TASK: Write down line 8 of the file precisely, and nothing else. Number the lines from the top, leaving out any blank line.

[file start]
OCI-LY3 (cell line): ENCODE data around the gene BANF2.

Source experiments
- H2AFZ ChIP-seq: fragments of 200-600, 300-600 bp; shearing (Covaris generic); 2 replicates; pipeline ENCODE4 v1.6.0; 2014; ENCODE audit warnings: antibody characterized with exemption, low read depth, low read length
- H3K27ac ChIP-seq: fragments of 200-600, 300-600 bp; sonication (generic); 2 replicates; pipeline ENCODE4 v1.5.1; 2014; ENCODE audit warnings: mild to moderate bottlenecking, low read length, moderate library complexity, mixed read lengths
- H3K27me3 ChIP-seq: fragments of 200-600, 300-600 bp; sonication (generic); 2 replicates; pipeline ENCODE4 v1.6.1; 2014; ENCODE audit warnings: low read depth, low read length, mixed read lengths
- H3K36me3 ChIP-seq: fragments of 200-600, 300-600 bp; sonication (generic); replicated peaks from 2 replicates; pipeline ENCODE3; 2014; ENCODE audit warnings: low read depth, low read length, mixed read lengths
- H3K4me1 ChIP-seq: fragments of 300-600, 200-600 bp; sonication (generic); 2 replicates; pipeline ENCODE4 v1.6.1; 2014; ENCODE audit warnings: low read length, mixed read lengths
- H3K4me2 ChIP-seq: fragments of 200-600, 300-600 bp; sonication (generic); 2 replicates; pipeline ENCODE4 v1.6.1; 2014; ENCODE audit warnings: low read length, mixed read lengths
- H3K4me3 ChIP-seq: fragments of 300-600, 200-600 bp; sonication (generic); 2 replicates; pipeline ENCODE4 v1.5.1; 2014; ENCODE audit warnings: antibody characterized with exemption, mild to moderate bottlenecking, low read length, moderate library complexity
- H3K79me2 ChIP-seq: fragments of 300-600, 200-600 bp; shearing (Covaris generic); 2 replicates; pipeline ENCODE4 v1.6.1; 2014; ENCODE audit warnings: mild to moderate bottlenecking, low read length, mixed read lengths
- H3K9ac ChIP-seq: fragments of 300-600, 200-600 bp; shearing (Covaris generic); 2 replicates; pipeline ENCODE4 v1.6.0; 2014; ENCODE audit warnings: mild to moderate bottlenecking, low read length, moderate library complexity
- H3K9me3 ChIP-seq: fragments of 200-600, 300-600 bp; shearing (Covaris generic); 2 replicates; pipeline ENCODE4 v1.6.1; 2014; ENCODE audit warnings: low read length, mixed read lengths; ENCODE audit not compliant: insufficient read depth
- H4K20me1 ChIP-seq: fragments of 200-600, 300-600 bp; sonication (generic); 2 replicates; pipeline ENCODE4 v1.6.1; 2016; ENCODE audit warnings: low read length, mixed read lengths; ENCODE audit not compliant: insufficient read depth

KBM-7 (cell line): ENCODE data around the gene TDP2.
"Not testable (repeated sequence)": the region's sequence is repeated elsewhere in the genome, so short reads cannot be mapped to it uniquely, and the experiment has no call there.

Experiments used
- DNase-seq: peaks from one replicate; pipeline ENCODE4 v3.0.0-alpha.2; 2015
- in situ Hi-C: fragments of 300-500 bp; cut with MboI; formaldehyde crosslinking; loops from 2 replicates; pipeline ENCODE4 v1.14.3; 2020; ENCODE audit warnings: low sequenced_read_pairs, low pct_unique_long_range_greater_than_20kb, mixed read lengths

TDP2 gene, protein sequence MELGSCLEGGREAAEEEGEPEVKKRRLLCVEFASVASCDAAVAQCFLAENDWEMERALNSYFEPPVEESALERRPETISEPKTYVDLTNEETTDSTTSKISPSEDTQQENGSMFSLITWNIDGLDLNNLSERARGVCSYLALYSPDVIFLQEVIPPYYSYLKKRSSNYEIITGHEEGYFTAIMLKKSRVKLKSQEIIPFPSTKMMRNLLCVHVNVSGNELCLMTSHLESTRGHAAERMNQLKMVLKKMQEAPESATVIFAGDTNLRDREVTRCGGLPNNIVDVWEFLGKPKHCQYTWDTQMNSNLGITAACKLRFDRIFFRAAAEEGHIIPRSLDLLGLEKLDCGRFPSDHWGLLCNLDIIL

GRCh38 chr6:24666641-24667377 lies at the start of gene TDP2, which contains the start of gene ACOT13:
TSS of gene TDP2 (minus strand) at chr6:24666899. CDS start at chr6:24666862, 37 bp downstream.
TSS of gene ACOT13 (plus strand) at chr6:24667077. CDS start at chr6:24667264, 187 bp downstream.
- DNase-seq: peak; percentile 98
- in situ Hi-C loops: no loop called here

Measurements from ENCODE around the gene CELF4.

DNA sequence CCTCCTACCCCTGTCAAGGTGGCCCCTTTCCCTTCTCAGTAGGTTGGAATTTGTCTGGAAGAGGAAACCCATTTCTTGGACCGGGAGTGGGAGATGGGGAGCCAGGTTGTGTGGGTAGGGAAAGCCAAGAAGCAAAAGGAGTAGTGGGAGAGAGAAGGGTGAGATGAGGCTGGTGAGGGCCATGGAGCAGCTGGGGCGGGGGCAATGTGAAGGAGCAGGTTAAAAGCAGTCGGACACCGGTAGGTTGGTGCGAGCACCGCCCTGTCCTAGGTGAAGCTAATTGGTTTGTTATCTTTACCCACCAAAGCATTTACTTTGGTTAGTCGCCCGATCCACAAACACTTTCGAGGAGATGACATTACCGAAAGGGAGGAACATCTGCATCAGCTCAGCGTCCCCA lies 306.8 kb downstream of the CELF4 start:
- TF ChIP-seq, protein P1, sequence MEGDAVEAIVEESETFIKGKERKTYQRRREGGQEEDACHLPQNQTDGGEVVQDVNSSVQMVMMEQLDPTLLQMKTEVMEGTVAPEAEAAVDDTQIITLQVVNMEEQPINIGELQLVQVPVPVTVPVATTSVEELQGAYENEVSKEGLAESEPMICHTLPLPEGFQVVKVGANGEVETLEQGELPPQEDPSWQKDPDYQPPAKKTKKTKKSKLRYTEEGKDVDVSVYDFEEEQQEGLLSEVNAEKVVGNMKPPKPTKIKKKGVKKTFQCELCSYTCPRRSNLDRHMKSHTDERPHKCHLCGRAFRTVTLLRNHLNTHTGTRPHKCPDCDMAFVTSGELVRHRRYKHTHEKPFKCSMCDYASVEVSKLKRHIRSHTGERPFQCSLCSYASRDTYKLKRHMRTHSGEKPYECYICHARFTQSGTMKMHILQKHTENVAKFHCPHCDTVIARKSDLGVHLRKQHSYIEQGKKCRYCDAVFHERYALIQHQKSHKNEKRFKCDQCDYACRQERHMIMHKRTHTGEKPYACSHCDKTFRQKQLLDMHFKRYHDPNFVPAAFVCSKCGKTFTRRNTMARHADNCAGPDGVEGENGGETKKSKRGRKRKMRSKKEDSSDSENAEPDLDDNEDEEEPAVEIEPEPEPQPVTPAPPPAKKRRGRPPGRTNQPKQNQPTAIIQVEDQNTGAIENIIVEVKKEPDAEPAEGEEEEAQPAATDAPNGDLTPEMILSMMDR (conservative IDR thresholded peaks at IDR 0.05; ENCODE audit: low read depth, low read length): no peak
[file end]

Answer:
- H3K4me2 ChIP-seq: fragments of 200-600, 300-600 bp; sonication (generic); 2 replicates; pipeline ENCODE4 v1.6.1; 2014; ENCODE audit warnings: low read length, mixed read lengths